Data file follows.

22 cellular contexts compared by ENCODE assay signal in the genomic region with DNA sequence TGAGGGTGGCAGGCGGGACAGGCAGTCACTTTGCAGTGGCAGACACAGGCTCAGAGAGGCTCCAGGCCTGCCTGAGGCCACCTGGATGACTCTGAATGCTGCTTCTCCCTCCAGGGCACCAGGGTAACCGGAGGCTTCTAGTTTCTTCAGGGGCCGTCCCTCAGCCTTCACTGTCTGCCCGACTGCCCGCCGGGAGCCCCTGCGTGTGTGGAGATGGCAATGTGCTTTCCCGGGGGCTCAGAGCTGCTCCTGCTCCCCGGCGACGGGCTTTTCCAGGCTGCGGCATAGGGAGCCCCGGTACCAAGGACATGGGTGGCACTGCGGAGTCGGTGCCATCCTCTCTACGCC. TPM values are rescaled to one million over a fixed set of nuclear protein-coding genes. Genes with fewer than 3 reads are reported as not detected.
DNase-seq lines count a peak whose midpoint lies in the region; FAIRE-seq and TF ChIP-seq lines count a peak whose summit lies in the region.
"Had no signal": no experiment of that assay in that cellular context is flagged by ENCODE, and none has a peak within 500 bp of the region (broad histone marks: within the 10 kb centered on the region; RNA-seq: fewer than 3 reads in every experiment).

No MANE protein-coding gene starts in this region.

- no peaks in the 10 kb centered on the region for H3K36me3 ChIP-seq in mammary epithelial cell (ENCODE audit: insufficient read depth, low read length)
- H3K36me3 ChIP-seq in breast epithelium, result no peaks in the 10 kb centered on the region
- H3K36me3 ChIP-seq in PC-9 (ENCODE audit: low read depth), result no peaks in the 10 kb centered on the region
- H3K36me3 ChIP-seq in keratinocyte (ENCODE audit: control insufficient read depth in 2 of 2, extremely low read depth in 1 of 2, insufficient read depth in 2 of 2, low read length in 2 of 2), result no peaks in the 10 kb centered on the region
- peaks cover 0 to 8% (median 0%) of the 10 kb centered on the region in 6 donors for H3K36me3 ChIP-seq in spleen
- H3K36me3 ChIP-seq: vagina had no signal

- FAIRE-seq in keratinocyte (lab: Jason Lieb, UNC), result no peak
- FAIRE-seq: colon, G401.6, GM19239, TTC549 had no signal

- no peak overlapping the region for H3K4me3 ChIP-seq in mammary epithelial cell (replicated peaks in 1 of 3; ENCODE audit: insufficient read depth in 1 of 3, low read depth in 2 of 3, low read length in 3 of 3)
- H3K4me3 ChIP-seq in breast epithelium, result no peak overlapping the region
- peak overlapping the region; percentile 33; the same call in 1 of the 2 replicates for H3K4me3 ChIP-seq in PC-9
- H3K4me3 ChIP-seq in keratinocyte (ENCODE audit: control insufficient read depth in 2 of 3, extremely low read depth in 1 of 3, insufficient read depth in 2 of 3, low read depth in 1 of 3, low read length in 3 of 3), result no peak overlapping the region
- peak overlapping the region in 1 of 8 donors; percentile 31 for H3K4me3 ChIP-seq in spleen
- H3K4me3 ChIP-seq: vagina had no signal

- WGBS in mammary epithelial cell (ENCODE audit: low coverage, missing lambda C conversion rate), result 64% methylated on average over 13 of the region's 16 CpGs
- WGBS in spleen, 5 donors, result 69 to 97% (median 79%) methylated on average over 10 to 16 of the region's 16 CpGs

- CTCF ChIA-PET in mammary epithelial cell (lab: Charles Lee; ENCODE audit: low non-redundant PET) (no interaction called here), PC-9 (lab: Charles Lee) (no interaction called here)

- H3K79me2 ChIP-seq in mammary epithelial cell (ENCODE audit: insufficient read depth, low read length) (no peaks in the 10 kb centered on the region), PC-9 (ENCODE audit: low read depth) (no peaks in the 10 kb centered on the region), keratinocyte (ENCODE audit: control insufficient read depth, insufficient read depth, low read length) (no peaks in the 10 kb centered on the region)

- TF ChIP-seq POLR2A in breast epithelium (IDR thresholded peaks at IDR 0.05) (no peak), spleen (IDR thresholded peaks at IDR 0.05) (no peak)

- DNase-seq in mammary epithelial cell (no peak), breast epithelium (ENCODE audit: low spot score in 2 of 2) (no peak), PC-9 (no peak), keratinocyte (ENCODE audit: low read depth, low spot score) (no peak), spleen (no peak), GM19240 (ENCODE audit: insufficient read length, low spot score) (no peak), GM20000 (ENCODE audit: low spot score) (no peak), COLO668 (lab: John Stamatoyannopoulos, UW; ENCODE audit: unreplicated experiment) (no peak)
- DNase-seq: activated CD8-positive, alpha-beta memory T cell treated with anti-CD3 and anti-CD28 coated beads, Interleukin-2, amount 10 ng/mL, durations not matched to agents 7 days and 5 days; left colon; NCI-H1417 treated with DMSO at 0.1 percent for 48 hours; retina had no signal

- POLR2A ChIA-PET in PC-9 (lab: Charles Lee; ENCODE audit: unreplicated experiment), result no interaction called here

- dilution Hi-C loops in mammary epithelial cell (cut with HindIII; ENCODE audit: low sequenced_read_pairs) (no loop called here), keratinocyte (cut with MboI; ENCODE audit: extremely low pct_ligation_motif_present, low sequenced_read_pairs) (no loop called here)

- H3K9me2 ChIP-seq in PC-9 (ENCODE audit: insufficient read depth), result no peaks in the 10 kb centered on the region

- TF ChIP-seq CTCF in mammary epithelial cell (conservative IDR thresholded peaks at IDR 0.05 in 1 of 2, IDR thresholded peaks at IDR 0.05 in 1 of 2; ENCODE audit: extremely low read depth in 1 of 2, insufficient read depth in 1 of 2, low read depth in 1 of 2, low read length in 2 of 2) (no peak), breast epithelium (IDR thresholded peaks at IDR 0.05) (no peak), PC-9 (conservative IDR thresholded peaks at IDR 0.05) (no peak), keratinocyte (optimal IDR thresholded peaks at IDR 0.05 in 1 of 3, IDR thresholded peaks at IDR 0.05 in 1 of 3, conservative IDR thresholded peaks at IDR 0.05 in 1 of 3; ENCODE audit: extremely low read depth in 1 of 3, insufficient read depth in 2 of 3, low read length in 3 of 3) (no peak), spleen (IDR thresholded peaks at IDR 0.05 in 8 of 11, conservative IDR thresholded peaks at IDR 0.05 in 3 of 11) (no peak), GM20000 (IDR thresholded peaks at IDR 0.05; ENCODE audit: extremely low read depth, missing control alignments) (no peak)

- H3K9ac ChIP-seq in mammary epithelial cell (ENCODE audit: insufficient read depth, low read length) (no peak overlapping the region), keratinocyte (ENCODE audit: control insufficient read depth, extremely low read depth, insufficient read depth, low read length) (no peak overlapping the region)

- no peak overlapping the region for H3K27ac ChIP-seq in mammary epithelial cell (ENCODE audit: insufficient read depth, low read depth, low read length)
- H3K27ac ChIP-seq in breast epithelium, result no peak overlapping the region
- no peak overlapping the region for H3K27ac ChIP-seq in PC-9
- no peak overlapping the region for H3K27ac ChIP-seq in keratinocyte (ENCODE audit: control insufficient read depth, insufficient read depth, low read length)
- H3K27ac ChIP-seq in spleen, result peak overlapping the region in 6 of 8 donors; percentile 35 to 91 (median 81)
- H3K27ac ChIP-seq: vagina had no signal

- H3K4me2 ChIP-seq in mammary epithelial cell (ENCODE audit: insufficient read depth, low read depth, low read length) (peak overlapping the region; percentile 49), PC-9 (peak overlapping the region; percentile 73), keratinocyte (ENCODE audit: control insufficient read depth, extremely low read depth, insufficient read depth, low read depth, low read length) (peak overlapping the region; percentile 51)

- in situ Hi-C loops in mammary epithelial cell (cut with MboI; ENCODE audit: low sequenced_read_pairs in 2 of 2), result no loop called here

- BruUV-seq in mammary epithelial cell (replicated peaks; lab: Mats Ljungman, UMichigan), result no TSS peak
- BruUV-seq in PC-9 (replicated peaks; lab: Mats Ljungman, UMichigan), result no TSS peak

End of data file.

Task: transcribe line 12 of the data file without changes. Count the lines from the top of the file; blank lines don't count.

- FAIRE-seq: colon, G401.6, GM19239, TTC549 had no signal